Checking a variant's tag without a match?


Very cool! I have to say I’m still uncomfortable with writing ppx extensions (though using them is quite straightforward!) — I wish the documentation was a lot better.


The definition of (==) makes almost no guarantee when comparing immutable things. The only guarantee is that if the things are physically equal (==) they will also be equal (=). Since functions can’t be compared for equality there’s no way to even verify this. If you’re very knowledgeable about the implementation and willing to write code that could stop working in a future revision of OCaml, you might get away with using (==) to compare functions.


So I’m curious why that’s true. (I understand that it is true, but I’d like to understand why. Naively I would expect such things to be represented as addresses in memory that don’t move around much…)


You want to let the compiler do any kind of duplication and merging that makes sense for immutable values. So you don’t want to make any guarantees about their identity.

In the part of the language without mutation (the “pure” subset) you don’t really want a notion of identity. It would be like asking whether the two mathematical sets {2, 3} and {2, 3} are the same set or are two different sets that just happen to be equal. It doesn’t seem like a helpful distinction.


Sure, but I suppose I don’t understand what sort of optimization would be gained from (say) duplicating the code of a compiled function in multiple places. Regardless, though, this is all a side issue.


When you inline a function you are doing exactly this.


Sure, but you can’t pass an inlined function to another function, either.


The benefits of duplication need not be an optimisation.

OCaml includes operations like + that are primitives but behave just like functions (for example, they can be partially applied). One particularly simple way to implement this is to have a pass that replaces any mention of + that is not a saturated application with the eta-expanded primitive, eg (fun a b -> a + b), essentially duplicating the definition of +.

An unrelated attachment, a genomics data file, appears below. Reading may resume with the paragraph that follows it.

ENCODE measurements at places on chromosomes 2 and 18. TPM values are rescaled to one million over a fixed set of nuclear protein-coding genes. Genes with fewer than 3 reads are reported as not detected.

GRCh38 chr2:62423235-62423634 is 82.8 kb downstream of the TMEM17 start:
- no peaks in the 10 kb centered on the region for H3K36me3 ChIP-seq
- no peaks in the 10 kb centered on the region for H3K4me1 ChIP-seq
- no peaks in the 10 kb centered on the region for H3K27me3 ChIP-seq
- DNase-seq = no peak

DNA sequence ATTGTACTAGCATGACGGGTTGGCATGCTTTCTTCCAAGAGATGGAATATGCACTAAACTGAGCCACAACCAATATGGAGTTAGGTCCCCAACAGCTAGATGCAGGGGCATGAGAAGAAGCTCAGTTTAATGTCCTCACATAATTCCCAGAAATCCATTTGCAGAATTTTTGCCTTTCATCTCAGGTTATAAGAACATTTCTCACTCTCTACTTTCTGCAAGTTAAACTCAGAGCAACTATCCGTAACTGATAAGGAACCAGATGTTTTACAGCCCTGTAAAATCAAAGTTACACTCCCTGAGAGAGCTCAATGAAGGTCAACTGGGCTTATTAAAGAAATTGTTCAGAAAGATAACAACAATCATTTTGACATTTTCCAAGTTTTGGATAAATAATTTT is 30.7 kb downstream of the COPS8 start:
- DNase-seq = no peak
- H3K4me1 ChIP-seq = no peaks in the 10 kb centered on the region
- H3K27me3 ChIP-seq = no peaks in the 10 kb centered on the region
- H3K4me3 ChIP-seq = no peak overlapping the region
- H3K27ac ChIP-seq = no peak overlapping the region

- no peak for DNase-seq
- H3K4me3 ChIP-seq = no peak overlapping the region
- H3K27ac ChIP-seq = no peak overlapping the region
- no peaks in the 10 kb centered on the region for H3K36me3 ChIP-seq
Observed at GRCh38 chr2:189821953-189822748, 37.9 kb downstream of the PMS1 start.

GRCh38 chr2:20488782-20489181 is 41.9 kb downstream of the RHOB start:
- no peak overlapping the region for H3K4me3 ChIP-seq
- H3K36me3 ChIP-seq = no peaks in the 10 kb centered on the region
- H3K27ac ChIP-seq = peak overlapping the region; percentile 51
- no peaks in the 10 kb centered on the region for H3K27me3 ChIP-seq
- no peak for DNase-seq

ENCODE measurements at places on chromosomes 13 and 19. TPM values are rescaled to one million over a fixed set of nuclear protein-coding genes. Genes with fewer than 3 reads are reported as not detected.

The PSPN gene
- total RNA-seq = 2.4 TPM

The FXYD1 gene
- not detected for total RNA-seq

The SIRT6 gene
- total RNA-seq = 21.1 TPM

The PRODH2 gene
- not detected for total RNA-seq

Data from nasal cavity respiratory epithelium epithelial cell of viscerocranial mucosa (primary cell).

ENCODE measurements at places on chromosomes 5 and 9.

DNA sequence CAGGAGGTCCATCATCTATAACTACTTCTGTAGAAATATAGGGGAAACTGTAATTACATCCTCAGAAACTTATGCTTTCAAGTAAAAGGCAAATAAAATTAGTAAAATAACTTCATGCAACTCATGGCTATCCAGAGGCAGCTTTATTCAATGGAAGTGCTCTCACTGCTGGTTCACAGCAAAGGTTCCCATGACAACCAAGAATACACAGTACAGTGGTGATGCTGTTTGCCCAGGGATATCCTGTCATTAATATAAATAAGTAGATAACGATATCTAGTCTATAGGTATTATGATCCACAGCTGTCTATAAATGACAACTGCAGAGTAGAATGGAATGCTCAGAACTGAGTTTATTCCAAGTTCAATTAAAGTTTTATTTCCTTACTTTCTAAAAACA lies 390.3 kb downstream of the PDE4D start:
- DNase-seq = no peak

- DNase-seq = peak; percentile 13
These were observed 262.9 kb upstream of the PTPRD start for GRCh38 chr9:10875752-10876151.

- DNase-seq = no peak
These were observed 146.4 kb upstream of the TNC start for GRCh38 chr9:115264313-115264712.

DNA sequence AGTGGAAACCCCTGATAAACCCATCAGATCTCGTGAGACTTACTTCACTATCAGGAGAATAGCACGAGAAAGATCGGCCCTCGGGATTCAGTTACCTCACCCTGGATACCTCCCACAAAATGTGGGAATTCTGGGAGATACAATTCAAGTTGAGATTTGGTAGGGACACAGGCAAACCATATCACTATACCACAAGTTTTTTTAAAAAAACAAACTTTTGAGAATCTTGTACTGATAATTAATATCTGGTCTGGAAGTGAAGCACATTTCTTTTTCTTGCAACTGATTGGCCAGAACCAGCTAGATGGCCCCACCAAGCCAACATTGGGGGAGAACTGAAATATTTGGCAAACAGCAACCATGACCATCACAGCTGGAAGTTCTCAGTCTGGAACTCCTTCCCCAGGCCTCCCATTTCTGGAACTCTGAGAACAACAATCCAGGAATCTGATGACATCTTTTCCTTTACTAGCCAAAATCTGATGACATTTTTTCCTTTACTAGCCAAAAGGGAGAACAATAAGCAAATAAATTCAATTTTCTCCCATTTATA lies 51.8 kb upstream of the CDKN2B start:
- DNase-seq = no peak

Some traces of this can be observed in the top level:

# (+) == (+);;
- : bool = false

(Note that this behaviour is not guaranteed. It might change under some future version of OCaml, or if you compile this code fragment with flambda, or something like that.)

There are also optimisations that depend directly on immutable values lacking identity, such as compiling closed functions as constants. If functions had identity, it would be necessary to construct a fresh value each time a fun was evaluated.


You mean that we can compare bitwise two functions, and, obviously, if they are bitwise equal then they are equal? Well, if you will devise your comparison operator in such way, it will be of some usability of course, but it wouldn’t be an equality function because the equal operation requires the following property:

not (a = b) iff a <> b

That’s called decidable equality and it is a property that sort of “goes without saying”, i.e., it is a part of our working intuition (the intuition that you use when you’re actually using the equality operator, as you don’t usually read the docstring of this operator). Once the decidability is broken, many algorithms will break, i.e., List.mem will no longer be able to provide a definitive answer, as it will now tell that a value is either in a list, or maybe not in a list.

To put it in a different perspective, such implementation of a comparison will provide a lower (safe, sound approximation of equality), but its negation will result in the upper (unsafe, unsound approximation of equality), and since people usually rely on the property that the equality operator is precise (i.e., decidable) there algorithms will break.


Okay, this is the first description that makes sense to me. Yes, you break the fact that both equality and its negation are decidable and total functions and that one is the strict negation of the other.


I’d seen the Obj module before, but the documentation for it is really scant. There’s no documentation on most of the functions (none on repr or tag), and the only comment for the whole thing is “Operations on internal representations of values. Not for the casual user.”

The documentation is not scant, it is utterly complete! Like the location of the Isla de Muerta, this module makes complete sense only to those who already know its meaning.

Even the subsequent correction to same_constructor has failed to take Obj.no_scan_tag into account. There are so many examples of where this function makes no sense:

type t = ..
type t += A | B
assert (same_constructor A B = false);;

exception Foo
exception Bar
assert (same_constructor Foo Bar = false);;

(* Fixable if you at least limit the tag comparison to < Obj.no_scan_tag *)
assert (same_constructor "foo" "bar" = false);;
assert (same_constructor (fun () -> false) (fun () -> true)

The very curious reader is invited to study Chapter 20 of the OCaml manual in painful detail and, having studied and fully understood it, then never use the Obj module :wink:


I think that we should add exactly this to the documentation of Obj module :slight_smile: